Alcohol Detox: Supporting Addicts and Alcoholics without Enabling

10 Tips to Help Family Members of Addicts Cope | The Recovery Village

Addiction is very tough. Families do what they can to fix this problem, but it can be pretty hard to know where to draw the line between supporting the person through it and enabling their vice. Detox facilities know the issues that alcoholism and drug addiction can cause for both patients and their loved ones. This article puts together a shortlist of effective and healthy ways to show people support and love most constructively, at the same time maintaining their own personal well-being.

Enabling

It happens when family members, friends, and co-workers unintentionally support users’ drug use and drinking habits. It is usually linked to feelings of guilt that usually happen when saying “no.” In some enabling cases, there is also emotional blackmail or manipulation on the part of the patient. Some examples of enabling include:

Giving the individual money when they say they are short on cash for rent despite the fact that they will use the funds to purchase more drugs.

To know more about the difference between enabling and empowering, click here for details.

Ignoring any unusual action or behaviors in the hope that it will stop eventually.

They are not reporting harmful or dangerous acts like stealing from friends or family members because of possible implications.

These actions may be well-intentioned and come from a setting full of love, but people around the patient shield the user from experiencing the consequence of their actions. Well-intentioned efforts can usually be twisted into free passes to continue the patient’s active addiction. 

Cases like these can prevent or delay a person from getting the treatment that they sorely needed. People around the patient need to avoid enabling them in their lives with some simple tips. These actions can make a huge difference and encourage loved ones to get help from a rehabilitation facility.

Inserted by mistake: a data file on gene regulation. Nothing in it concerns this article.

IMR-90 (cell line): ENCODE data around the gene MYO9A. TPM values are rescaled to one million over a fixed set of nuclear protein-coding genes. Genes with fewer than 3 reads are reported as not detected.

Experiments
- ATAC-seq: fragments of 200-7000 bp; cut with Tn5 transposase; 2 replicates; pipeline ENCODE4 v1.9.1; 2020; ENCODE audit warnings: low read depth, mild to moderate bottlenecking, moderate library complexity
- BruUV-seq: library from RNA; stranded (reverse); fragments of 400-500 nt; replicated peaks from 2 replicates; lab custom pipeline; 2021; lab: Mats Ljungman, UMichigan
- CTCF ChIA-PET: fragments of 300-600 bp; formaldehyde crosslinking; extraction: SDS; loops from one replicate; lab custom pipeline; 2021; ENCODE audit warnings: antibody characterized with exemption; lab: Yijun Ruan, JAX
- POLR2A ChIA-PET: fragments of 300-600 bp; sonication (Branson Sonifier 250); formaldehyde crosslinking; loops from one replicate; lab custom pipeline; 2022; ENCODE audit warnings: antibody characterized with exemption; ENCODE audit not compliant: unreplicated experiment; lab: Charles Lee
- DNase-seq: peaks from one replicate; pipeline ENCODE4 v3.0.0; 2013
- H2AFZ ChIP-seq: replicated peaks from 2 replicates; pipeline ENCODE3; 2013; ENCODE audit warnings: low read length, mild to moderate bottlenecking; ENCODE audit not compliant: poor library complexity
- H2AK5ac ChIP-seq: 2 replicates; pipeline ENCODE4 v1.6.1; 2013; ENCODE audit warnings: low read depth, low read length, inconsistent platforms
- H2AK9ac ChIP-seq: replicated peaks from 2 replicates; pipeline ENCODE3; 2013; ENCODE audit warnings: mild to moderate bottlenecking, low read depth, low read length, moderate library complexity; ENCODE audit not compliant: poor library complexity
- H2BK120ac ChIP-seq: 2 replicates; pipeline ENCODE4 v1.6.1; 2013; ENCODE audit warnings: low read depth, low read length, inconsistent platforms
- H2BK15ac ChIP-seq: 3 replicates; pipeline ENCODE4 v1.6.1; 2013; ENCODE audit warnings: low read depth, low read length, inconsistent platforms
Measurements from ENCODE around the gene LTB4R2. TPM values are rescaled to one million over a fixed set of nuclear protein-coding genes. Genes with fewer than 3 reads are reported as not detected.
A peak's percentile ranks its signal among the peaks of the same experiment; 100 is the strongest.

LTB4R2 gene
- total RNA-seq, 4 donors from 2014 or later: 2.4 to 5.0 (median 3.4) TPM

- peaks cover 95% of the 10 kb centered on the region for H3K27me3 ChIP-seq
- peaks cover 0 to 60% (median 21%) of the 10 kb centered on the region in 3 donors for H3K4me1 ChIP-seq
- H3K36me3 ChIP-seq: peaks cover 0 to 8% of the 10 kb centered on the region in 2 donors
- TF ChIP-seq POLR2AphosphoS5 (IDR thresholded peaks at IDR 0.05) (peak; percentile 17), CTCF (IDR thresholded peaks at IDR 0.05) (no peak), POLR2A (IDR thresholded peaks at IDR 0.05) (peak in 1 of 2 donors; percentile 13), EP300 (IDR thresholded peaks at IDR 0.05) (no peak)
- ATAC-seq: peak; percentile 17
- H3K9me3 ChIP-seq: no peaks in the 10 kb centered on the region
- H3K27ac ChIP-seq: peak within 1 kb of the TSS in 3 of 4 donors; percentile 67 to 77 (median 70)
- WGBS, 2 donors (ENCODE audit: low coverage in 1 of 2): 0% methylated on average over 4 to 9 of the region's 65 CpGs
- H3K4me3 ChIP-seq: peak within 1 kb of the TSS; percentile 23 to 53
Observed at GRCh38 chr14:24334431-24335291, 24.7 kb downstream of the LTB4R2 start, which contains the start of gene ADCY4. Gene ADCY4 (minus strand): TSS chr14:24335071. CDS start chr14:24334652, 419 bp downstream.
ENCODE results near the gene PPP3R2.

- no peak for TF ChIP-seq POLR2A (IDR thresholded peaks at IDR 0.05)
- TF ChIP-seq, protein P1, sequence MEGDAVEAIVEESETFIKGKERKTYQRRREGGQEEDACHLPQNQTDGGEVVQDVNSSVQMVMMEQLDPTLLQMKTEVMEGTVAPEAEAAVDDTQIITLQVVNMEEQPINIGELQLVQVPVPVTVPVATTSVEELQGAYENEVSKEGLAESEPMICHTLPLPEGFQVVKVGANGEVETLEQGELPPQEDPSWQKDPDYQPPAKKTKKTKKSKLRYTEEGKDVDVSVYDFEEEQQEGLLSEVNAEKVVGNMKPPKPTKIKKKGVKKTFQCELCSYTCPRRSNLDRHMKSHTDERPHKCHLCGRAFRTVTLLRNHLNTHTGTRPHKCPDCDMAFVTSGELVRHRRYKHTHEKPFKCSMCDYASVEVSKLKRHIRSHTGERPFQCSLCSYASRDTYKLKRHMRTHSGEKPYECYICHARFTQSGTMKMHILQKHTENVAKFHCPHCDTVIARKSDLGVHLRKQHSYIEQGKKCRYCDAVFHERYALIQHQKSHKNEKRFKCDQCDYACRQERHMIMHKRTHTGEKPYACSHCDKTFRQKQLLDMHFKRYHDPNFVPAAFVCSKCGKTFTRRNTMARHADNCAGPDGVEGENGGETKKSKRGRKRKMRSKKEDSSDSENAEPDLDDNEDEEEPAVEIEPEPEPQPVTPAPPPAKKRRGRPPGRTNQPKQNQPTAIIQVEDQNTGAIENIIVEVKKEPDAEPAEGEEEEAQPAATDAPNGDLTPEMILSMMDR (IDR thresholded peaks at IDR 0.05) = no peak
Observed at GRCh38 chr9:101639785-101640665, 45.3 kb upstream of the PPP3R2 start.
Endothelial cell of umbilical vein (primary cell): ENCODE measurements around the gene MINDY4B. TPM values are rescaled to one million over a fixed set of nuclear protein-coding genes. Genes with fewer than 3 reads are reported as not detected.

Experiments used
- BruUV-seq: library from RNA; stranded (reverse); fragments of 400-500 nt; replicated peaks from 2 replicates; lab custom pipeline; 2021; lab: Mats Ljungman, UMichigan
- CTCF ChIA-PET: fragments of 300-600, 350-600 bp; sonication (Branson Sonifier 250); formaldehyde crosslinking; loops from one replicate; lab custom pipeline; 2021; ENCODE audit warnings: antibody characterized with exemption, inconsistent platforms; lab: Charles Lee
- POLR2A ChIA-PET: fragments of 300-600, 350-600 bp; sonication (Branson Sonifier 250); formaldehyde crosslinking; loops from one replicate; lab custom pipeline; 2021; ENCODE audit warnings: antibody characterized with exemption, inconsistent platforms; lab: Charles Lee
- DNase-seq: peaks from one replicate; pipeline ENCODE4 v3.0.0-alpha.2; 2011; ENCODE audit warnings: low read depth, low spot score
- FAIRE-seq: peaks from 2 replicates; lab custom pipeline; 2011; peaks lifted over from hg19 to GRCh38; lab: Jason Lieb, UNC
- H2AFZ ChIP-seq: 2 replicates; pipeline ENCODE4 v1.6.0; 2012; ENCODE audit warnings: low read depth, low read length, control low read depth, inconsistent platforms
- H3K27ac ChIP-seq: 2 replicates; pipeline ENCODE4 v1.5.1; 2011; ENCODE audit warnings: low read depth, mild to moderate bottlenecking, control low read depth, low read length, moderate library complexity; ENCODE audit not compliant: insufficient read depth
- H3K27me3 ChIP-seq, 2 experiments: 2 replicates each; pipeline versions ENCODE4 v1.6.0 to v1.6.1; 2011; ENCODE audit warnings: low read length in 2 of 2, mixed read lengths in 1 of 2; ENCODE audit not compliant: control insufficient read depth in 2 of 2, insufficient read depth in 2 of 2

What is a 12-steps program? Visit https://aa.org.au/members/three-legacies/twelve-steps for more information.

People need to realize that while saying no to patients can be pretty hard, and they feel as though friends and family members are being mean. Actually, they are doing the right thing and what is best for the patient.

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Go to meetings for twelve-step programs

One way to start understanding enabling practices and address them is to go to meetings for twelve-step programs. Being able to understand what type of behaviors can enable users or alcoholics is the first step to remove them from people’s lifestyles. 

Not only that, family members or friends will meet other individuals in the same situation – with people in their lives who struggle with drug or alcohol abuse; sharing common interests and experiences with other individuals is very important. There are tons of support groups for individuals living with addicts and alcoholics, and people around them find these pretty useful for their own peace of mind.

Participate in therapies with the patient

Family therapies can be a very powerful tool to address the way drugs or alcohol abuse can affect the whole family. It helps address the root cause of the problem in the family dynamic, as well as help the patient to discuss their feelings being in centers like Houston alcohol detox or other rehab facilities. It can also be an excellent way to help them separate the illness and the actions it can cause from their personality and sense of self.

Stop indulging the patient’s behaviors, as well as their detrimental behaviors

Usually, people close to the addict do what can hide their loved one’s drug and alcohol addiction. They usually provide alibis for why their loved ones missed work or provide money to the individual who is using alcohol and drugs to ensure they can pay their car insurance or mortgage. 

Some friends or family members even go so far as to allow the dependency to dictate when they can or can’t do something. People close to the addict must be firm with their loved ones and refuse them the type of support that enables their alcohol or illegal substance use. When patients behave improperly, families or friends need to pull them up on it instead of turning a blind eye. They need to speak in a firm but loving and kind voice. 

When it comes to money, always remember that although addicts are asking them for cash to pay bills or buy groceries, had the patient not been drinking alcohol or using illegal substances, there is a good chance that they would not ask for money. By paying for their essentials, you are also unintentionally freeing up any income they have to purchase more substances.